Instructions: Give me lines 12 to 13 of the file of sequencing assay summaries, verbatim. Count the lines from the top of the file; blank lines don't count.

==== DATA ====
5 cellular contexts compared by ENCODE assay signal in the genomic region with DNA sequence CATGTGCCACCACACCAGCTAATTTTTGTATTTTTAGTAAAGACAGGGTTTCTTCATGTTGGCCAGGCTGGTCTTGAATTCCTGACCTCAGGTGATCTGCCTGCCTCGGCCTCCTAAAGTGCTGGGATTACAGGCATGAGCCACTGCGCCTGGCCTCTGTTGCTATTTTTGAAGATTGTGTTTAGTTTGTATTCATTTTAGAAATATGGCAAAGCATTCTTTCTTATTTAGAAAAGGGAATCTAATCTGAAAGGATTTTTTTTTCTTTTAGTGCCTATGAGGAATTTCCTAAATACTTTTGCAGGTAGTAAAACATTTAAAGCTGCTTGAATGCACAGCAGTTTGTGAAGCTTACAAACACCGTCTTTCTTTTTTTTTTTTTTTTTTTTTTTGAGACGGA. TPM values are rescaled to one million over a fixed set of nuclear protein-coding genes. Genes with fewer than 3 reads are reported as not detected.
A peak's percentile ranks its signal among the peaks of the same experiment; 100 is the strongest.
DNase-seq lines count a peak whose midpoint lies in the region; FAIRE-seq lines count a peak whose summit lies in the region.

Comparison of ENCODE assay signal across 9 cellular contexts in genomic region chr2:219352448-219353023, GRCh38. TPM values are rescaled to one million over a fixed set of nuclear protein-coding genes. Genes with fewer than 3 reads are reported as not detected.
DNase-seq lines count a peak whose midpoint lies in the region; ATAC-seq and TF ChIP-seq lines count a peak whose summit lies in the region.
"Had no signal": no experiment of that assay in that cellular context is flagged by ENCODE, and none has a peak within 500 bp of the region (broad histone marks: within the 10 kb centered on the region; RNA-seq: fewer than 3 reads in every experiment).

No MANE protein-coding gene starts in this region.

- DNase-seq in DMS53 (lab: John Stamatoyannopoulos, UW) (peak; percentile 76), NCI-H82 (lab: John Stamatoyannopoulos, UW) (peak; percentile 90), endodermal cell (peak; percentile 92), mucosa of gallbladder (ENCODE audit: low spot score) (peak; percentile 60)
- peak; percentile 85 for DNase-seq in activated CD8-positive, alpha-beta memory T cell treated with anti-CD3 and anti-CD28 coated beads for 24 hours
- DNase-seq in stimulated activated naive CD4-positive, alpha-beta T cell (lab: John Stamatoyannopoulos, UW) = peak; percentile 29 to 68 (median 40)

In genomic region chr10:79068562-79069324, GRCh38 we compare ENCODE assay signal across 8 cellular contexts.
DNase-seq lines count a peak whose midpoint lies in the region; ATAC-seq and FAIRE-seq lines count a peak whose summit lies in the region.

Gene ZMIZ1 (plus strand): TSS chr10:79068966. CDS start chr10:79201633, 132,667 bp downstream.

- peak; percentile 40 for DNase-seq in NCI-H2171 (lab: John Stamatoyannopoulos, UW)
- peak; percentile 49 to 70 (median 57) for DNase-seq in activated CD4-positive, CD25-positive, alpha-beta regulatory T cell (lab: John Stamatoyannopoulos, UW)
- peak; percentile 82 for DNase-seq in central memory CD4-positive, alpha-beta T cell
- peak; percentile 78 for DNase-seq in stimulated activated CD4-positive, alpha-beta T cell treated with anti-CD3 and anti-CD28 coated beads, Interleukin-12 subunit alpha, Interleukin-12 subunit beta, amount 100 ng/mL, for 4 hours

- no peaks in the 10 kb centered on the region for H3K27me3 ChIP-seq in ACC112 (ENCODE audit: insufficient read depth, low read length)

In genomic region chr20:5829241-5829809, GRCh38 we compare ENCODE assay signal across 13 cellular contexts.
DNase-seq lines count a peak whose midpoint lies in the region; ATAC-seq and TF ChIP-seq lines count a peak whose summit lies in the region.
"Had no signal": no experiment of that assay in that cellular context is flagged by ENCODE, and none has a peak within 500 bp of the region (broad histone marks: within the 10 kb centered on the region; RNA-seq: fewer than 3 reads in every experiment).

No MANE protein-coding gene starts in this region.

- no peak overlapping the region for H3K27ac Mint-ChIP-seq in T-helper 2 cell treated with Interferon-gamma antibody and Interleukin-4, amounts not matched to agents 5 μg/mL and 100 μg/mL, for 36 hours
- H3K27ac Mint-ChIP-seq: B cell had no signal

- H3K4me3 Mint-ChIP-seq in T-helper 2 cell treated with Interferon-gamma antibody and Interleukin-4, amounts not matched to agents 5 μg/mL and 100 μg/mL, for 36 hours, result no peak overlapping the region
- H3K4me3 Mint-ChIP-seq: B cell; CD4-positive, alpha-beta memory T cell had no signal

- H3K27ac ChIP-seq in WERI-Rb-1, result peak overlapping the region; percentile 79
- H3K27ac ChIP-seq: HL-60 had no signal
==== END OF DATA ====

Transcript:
DNase-seq lines count a peak whose midpoint lies in the region; ATAC-seq and FAIRE-seq lines count a peak whose summit lies in the region.

Gene ZMIZ1 (plus strand): TSS chr10:79068966. CDS start chr10:79201633, 132,667 bp downstream.